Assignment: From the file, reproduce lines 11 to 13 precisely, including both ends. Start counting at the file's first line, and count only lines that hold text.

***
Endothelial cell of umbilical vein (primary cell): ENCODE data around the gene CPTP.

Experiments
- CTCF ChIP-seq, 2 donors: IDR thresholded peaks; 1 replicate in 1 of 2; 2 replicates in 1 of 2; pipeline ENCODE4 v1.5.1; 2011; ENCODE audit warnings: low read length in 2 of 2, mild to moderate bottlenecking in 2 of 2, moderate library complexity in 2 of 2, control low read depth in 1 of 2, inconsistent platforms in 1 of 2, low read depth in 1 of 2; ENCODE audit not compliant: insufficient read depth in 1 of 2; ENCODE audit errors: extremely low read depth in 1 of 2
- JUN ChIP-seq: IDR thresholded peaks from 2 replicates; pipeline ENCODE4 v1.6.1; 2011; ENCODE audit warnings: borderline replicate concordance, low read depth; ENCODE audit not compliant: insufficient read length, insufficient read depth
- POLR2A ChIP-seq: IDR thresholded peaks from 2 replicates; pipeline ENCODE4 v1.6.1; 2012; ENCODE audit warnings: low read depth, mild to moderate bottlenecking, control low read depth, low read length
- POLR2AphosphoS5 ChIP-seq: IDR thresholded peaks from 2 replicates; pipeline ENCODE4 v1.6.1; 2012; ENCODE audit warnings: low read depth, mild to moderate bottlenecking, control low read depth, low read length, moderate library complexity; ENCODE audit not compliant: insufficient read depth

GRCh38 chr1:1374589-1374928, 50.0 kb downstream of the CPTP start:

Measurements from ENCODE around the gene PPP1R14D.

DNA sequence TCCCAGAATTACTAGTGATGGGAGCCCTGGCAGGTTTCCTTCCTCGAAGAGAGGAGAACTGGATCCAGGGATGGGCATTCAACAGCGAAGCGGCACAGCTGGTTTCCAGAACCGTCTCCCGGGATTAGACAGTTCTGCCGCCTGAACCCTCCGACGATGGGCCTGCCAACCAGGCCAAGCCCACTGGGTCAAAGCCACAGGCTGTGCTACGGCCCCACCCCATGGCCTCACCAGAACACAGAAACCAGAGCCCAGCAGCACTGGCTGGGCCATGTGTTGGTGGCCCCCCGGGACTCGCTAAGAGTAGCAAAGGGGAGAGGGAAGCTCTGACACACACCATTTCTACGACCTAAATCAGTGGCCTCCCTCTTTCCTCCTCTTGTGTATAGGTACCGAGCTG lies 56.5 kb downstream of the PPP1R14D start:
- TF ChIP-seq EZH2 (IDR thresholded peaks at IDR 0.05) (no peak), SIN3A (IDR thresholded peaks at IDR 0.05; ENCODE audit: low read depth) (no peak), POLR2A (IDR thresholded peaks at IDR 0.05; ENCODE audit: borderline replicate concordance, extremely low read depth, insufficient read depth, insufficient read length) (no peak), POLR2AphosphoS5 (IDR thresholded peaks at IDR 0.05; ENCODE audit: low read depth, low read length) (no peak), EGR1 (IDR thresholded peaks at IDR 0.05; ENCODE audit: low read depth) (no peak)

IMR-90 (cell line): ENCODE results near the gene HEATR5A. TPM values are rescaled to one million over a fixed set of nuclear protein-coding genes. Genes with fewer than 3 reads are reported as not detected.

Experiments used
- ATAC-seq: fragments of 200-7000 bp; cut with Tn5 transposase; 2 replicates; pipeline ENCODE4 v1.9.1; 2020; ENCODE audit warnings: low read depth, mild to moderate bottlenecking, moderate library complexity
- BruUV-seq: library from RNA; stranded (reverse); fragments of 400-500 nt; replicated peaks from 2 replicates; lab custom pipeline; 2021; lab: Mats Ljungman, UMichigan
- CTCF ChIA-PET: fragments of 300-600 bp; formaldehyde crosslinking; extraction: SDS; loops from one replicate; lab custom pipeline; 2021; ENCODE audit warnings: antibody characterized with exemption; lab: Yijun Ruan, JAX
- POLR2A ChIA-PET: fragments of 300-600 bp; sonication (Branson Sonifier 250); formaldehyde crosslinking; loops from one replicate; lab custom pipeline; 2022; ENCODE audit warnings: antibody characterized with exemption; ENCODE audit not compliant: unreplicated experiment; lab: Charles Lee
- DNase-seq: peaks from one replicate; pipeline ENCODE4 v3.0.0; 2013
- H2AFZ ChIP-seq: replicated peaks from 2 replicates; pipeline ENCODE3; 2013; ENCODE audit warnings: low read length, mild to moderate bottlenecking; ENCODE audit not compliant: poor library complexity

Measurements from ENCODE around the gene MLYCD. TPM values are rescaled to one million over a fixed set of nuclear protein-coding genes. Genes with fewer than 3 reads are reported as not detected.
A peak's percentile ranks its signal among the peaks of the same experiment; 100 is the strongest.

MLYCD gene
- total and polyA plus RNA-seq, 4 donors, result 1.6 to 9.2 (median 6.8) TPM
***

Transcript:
IMR-90 (cell line): ENCODE results near the gene HEATR5A. TPM values are rescaled to one million over a fixed set of nuclear protein-coding genes. Genes with fewer than 3 reads are reported as not detected.

Experiments used
- ATAC-seq: fragments of 200-7000 bp; cut with Tn5 transposase; 2 replicates; pipeline ENCODE4 v1.9.1; 2020; ENCODE audit warnings: low read depth, mild to moderate bottlenecking, moderate library complexity